It is possible to be happily single. Here are 10 important reminders to help you appreciate and enjoy your single status.
There’s nothing earth-shattering here, but there are some nice reminders in it for me. I am a person who’s had my heart broken twice in the past year and a half since I started this here blog, and I’m still struggling to find my way: through the frustration, anger, self-doubt, insecurity and over-thinking.
I’m an only child and already do a lot of things on my own. So it’s not that I don’t know how to be alone and enjoy my own company. I got that down pat, yo. I try new things often, I venture into “extra curriculars” with great exuberance and minimal fear. I guess I do the same for relationships. The only difference being that I pick my classes/activities based on what I want, whereas with dates, I usually just go with whomever shows interest in me and then attempt to make it work. A few talks with a shrink and dear girlfriends helped me realize that in fact, I have an active choice in the matter. It sounds really simple but it’s taken me this long to really conceptualize.
I suppose when we were younger it was easier or safer to date so haphazardly, at least for me. I never thought about anything too much or tried to make a square peg fit into a circle. In fact, there were no circles. It didn’t occur to me that my success as a woman or in my career might intimidate a man, or that my place in life might cause him pause to reflect on his own and pursue his personal success, without me.
Since last summer, when I saw the last guy I was dating on my birthday (never to see him again), I’ve had this huge, ugly chip on my shoulder. I can admit that now. I’ve felt like everyone’s trying to screw me, no one respects me, God’s decided I won’t ever have what everyone else has, no one understands my plight and struggle because I’ve been alone since birth. Drama. Friends offered interventions and lectures on how wonderful and confident I used to be, how what I was currently doing wasn’t good for me, how they want so much more for me and I should for myself. I couldn’t hear it or receive it without thinking “Oh, it’s so easy for everyone else to say.” My thoughts remained hardened and self-pitying. I saw my emotional deteriorations manifest themselves into physical and mental ones. For the first time in my life, I had high cholesterol, more adult acne than is acceptable for a 31 year old, and have topped off at my highest weight ever. I quit and joined at least 3 to 4 different work out/gym programs over the course of the winter, never making full use of what I paid for. And most detrimental of all, I rekindled with an ex that was never available in the first place.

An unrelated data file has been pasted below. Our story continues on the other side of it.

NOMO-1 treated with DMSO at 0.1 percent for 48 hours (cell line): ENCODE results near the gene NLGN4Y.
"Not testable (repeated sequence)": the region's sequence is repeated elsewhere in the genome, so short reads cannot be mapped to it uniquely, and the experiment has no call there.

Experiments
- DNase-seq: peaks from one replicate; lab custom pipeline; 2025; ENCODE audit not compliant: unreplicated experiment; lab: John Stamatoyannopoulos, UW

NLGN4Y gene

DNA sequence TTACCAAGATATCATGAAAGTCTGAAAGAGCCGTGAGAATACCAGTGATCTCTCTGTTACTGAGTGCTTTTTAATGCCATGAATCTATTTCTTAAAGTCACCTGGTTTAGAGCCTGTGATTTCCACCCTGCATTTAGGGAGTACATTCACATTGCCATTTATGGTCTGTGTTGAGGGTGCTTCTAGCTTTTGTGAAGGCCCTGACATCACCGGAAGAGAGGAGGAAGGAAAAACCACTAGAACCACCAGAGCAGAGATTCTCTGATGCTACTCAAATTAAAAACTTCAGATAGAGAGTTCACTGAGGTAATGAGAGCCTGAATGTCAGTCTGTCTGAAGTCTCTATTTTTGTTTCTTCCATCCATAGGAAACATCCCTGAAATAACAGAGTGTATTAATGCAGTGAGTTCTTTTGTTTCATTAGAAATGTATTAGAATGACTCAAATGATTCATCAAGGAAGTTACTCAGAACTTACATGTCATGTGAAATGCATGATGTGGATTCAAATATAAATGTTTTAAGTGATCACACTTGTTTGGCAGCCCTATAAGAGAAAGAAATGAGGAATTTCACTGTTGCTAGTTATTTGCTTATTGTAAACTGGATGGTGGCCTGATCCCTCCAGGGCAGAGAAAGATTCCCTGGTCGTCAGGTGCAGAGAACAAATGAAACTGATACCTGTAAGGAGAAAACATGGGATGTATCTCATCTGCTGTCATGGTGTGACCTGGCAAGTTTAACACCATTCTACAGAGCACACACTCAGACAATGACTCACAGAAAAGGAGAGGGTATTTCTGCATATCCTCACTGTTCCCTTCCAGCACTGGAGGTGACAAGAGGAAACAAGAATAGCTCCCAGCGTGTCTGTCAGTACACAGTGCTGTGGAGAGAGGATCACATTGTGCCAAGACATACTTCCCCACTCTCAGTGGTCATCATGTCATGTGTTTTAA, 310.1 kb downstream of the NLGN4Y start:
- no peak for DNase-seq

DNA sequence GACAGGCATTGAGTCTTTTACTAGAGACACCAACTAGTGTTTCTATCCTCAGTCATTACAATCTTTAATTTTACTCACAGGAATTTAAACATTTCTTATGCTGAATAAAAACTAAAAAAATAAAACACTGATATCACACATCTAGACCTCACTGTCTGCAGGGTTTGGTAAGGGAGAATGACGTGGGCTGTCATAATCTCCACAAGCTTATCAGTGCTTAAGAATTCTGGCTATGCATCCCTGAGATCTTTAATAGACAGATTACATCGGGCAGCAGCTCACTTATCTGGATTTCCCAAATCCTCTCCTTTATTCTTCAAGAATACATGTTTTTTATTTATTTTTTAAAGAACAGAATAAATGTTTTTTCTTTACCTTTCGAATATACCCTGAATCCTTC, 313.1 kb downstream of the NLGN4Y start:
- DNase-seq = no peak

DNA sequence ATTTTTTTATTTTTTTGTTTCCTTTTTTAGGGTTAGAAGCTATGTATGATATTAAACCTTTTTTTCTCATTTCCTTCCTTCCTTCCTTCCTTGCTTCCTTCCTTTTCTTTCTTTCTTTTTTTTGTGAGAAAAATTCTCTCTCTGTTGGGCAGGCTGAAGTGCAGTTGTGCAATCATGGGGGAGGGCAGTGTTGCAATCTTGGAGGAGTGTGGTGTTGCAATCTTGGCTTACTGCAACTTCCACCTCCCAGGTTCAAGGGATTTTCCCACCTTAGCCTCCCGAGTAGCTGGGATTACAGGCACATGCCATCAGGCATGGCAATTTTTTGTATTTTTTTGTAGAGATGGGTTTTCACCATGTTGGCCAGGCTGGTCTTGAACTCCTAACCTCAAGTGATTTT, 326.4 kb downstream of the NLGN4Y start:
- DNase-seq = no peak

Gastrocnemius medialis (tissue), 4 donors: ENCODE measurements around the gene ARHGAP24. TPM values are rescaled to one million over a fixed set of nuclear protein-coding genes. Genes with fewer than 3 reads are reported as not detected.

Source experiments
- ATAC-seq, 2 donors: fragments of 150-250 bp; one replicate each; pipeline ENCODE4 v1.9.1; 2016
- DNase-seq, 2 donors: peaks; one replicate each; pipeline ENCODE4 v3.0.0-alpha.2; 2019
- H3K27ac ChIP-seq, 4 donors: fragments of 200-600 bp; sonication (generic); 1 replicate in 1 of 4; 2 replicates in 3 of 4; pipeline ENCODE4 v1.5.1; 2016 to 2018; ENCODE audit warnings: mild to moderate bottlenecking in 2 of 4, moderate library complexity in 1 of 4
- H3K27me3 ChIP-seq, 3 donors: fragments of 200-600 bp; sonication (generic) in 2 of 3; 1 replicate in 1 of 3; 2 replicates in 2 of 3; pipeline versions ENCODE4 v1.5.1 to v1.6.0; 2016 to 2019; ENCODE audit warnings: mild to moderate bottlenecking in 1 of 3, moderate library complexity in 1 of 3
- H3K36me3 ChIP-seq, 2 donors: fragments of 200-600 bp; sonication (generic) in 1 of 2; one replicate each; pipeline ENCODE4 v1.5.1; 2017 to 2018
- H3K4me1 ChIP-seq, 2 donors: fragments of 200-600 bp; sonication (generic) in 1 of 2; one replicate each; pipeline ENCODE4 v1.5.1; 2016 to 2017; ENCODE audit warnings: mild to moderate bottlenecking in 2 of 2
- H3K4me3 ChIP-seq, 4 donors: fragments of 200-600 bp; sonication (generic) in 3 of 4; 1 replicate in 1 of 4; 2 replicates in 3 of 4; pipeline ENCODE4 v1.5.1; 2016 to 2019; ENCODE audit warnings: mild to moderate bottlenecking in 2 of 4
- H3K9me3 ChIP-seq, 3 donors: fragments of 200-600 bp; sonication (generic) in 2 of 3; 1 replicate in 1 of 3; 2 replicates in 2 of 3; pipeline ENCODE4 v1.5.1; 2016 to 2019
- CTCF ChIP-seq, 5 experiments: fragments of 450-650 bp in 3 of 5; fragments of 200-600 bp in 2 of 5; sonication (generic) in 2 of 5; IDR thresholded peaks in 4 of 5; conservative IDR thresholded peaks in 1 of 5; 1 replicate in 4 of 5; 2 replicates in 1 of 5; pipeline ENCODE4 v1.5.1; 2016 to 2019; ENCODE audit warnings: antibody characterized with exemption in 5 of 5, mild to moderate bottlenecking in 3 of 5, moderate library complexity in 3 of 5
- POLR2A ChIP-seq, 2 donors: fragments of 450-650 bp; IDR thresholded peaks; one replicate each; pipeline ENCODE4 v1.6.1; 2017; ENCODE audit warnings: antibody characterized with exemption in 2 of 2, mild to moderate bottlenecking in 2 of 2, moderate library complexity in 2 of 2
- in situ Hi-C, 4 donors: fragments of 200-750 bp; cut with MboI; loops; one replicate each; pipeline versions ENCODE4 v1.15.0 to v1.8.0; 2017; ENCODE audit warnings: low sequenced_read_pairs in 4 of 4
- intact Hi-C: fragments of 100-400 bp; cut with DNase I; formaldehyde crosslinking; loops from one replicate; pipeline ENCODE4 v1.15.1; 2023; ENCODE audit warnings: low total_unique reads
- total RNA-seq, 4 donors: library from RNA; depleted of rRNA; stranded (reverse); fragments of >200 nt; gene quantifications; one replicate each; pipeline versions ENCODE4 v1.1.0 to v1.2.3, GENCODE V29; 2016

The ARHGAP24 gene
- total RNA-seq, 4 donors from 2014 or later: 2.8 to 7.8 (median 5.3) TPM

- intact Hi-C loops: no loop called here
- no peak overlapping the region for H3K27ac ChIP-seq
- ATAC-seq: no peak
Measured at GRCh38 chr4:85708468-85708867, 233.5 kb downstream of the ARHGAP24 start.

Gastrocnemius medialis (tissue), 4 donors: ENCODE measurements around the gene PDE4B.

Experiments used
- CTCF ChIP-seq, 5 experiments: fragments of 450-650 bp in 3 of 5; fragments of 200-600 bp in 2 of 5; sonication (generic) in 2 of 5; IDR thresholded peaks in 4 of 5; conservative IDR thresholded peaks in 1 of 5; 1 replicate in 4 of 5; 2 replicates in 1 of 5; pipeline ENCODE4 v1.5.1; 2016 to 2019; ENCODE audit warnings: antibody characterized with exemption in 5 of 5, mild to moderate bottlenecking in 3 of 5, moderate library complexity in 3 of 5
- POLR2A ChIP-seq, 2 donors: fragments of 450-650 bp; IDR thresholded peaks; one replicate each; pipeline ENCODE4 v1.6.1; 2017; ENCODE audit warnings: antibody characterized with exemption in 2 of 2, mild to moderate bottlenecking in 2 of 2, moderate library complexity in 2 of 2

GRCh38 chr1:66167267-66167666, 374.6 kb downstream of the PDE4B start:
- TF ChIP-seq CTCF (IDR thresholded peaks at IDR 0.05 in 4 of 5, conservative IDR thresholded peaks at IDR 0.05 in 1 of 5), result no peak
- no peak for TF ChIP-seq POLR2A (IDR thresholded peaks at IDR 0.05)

Things changed at work too, to the point that my not-so-observant boss mentioned that I am working so independently that he has no idea what I’m doing most of the time. He looked me in the eye and urged me to use him as a resource and remember that’s what he’s there for. (this totally creeped me out & continues to make me uncomfortable since he’s usually not so encouraging)
And so here we are, in the midst of spring and I have to say I am feeling slightly better. Doing small things to help improve myself - taking a more challenging writing course, watching a lot of Oprah’s Lifeclasses about living your best life (*insert snort here), taking a break from drinking too much, not pushing myself socially and learning to say No, spending time with the friends who nourish me, following a healthier food plan (when birthdays and visits to wineries don’t take precedence!), and last but not least, calling my parents more often.
I took that imaginary timeline off of my calendar. The one that dictated when I should be getting married, or what I should or shouldn’t have done by this age. Instead I am enjoying each day as best I can, counting my blessings and making the most of my situation. Because I have to admit that whatever/whoever I am, I’m a pretty damn good one!